These studies demonstrate the importance of light exposure for proper sleep, and reveal why sleep experts recommend dimming all lights, and removing all electronic screens from the bedroom at least an hour before going to bed.  If you continue to struggle with sleep even after carefully dimming or removing all light sources, a weekend camping trip is another good option.  As these new studies show, the enriching blue, natural light of morning has a powerful influence on our internal clock, and can quickly recalibrate the body’s natural circadian rhythm.   Why not take a trip now, while the scenery is so delicious, and the temperature is still warm?









About the author: Rebecca Wong has been working in the herbal business since 2000.  She has received her training in acupuncture and herbalism from respected authorities Paul Des Rosiers and Vu Le at the Ontario College of Traditional Chinese Medicine in Toronto, and Michael Tierra at the East West Herb School in California.

Anti-Bacterial Bounty Found in Tasmanian Devil Milk


My father-in-law was admitted to the hospital in the spring of 2014.  He almost died there.   For the previous week or so, he had been complaining of severe back pain, but laboratory tests done at the hospital revealed the true cause of his pain: sepsis, a staph infection that had taken hold in his blood.

The next few months were extremely difficult for all of us.  At first, we weren’t sure if he would survive at all.  Then, we weren’t sure if he would ever regain his strength, considering his age, which was 75.  He required a daily intravenous injection of antibiotics to kill off the bacteria, which drained him considerably.  Although the situation was bad, it could certainly have been worse:  he could have contracted an MRSA, or Methicillin Resistant Staphylococcus Aureus infection, in which case his death would have been certain.

Statistics now show that 23,000 people in the US die of these antibiotic-resistant infections each year.   A recent report from the Review on Antimicrobial Resistance warned that superbugs could kill one person every three seconds across the world by the year 2050, unless new, more effective antibiotics are found.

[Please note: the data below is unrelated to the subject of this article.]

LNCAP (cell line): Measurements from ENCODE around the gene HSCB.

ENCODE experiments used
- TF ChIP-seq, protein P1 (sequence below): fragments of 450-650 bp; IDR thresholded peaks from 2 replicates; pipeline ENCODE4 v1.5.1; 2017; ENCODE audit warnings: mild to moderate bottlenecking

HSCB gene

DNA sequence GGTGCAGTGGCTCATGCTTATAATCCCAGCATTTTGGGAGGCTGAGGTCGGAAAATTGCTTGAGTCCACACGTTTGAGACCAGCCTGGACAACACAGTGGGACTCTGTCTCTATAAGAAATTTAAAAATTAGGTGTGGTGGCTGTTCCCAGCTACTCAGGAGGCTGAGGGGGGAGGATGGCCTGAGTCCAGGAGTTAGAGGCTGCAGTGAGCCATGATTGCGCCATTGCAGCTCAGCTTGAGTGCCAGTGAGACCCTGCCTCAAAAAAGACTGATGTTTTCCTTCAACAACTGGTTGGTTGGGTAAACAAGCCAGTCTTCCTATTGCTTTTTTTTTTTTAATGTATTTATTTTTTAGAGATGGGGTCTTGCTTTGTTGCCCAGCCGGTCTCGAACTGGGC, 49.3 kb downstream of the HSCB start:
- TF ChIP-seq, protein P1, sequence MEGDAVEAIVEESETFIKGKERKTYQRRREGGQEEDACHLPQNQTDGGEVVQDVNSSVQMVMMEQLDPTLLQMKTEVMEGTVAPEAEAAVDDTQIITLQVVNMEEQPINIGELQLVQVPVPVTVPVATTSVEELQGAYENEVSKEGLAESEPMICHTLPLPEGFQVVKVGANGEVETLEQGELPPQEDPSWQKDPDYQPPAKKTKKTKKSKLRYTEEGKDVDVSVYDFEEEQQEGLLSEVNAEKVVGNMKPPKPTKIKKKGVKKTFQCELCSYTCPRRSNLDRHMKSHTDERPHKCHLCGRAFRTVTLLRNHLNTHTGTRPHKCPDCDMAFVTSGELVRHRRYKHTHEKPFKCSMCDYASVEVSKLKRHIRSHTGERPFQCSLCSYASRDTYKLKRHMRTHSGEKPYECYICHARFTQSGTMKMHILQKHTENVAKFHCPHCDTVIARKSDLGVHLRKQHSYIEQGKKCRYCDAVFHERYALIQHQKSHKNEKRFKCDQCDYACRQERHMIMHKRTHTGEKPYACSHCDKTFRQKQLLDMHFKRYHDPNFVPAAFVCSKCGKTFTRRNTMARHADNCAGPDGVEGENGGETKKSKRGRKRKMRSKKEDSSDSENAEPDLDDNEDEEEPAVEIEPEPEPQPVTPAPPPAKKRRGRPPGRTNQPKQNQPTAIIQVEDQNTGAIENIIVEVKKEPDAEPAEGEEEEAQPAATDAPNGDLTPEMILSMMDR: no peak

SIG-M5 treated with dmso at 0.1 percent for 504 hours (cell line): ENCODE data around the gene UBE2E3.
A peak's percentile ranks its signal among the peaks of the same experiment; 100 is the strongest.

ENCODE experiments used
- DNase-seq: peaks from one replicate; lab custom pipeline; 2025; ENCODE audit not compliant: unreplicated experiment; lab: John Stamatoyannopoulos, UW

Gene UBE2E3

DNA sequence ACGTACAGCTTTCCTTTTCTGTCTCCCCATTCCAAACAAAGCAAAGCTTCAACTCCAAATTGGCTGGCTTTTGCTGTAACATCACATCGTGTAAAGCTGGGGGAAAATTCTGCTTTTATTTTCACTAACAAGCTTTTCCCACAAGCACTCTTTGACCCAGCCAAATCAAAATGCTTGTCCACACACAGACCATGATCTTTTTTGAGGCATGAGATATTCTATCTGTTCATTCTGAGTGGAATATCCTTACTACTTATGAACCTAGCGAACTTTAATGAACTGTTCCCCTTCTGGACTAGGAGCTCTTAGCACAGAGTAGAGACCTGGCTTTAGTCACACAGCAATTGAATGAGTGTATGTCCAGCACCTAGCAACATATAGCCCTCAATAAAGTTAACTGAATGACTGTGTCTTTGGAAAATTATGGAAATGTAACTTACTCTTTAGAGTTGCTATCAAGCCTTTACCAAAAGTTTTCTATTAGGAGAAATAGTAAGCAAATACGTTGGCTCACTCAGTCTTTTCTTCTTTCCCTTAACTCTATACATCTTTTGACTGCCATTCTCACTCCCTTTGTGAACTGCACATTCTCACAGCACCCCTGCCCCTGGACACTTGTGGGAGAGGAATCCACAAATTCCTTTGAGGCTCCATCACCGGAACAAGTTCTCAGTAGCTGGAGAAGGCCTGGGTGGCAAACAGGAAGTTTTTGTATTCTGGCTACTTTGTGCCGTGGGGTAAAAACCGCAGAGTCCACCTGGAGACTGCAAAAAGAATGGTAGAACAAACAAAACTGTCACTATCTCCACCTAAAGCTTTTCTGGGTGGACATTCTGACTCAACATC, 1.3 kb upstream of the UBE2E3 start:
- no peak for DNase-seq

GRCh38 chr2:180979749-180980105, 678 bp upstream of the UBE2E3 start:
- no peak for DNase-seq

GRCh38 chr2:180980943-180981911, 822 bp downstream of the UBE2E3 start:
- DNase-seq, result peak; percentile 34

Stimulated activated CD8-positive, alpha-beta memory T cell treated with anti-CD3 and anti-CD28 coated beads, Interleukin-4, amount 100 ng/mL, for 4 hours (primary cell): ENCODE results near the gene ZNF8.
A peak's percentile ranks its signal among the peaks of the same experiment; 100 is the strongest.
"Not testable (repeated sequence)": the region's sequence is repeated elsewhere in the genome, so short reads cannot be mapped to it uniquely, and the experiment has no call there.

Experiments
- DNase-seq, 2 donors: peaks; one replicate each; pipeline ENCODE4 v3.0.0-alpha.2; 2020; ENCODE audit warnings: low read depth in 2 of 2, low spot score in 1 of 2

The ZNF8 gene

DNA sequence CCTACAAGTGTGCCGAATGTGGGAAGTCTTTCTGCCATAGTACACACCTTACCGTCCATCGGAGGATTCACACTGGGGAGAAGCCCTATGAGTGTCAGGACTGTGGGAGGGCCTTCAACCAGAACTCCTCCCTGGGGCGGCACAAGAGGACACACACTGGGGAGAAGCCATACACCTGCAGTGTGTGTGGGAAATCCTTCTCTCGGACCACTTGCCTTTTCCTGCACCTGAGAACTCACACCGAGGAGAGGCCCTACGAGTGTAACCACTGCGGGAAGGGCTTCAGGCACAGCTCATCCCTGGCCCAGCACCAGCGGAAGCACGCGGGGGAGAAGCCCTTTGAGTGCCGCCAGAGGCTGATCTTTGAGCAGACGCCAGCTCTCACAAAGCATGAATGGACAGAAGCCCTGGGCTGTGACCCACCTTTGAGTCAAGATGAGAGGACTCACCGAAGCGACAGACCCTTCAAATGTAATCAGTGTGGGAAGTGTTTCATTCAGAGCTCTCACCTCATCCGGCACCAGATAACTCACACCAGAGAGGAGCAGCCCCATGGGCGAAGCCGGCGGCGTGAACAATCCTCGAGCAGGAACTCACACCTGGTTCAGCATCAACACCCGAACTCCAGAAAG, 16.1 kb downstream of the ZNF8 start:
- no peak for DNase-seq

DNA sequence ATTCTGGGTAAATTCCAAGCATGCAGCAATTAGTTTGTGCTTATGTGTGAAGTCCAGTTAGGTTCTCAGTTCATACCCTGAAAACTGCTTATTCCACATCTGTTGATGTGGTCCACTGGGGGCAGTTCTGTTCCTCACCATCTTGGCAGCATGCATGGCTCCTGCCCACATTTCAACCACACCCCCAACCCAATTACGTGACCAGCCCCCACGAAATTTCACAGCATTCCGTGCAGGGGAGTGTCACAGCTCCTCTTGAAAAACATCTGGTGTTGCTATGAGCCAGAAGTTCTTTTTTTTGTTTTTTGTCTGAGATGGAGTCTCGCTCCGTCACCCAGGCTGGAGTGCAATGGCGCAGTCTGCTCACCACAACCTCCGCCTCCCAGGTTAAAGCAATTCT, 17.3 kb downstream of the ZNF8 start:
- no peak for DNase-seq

Enter our unlikely new saviour, the Tasmanian devil.  Researchers in Sydney, Australia have found six peptides in Tasmanian devil milk, and one of them has shown a particularly high effectiveness in killing the superbug MRSA.   Early tests show it can also kill Vancomycin-resistant enterococcus, another resistant bug, as well as fungi, called Candida, which are commonly involved in skin infections.

Considering the success of the peptides in Tasmanian devil milk, researchers will now explore the milk of other marsupial animals to see if more good news can be found.

Marsupials are the group of animals which carry their newborn babies in skin pouches.  The babies are small and under-developed, and the pouches are filled with bacteria.  Scientists suspect that without these extra bacteria-fighting peptides in their mother’s milk and in the skin of their mother’s pouches, most baby marsupials wouldn’t survive, which makes them potentially rich sources for other anti-bacterial peptides.

Although tests are still underway, scientists are hoping that this discovery could lead to new antibiotics in the next few years.  In the meantime, the natural antibiotic effects of many herbs may provide some help as we struggle to keep infectious bacteria at bay.  Though not as powerful as antibiotic drugs, they are less damaging to our liver and kidneys, and can therefore be taken for longer periods of time to stamp out infections before they have a chance to take hold.

Most of the herbs in our liver/gallbladder tinctures and in our Chrysanthemum tincture have anti-bacterial actions that can help to nip infections in the bud and prevent colds and flus from spreading.   They may not be as effective in killing MRSAs as Tasmanian devil milk, but they’re the best we’ve got for now.

Baby koala won't leave mom during her surgery

A mother and baby Koala bear.  Their milk may provide us with more anti-bacterial peptides.


About the author: Rebecca Wong has been working in the herbal business since 2000.  She has received her training in acupuncture and herbalism from respected authorities Paul Des Rosiers and Vu Le at the Ontario College of Traditional Chinese Medicine in Toronto, and Michael Tierra at the East West Herb School in California.

Prevent Depression and Save Your Brain


“The greatest weapon against stress is our ability to choose one thought over another.” –William James, American philosopher and psychologist.